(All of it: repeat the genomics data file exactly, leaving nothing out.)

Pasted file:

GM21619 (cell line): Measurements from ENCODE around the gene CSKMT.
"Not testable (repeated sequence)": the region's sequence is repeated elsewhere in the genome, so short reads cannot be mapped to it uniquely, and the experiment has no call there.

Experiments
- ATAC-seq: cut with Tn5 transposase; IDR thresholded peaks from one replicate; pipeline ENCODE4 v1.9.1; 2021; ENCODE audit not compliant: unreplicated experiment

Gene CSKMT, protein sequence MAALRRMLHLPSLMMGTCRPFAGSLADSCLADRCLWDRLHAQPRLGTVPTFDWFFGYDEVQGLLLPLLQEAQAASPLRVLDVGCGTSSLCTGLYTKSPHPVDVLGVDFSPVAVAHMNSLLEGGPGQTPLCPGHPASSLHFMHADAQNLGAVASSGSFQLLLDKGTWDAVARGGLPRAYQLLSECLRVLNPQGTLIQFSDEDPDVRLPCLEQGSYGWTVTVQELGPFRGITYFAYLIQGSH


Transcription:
GM21619 (cell line): Measurements from ENCODE around the gene CSKMT.
"Not testable (repeated sequence)": the region's sequence is repeated elsewhere in the genome, so short reads cannot be mapped to it uniquely, and the experiment has no call there.

Experiments
- ATAC-seq: cut with Tn5 transposase; IDR thresholded peaks from one replicate; pipeline ENCODE4 v1.9.1; 2021; ENCODE audit not compliant: unreplicated experiment

Gene CSKMT, protein sequence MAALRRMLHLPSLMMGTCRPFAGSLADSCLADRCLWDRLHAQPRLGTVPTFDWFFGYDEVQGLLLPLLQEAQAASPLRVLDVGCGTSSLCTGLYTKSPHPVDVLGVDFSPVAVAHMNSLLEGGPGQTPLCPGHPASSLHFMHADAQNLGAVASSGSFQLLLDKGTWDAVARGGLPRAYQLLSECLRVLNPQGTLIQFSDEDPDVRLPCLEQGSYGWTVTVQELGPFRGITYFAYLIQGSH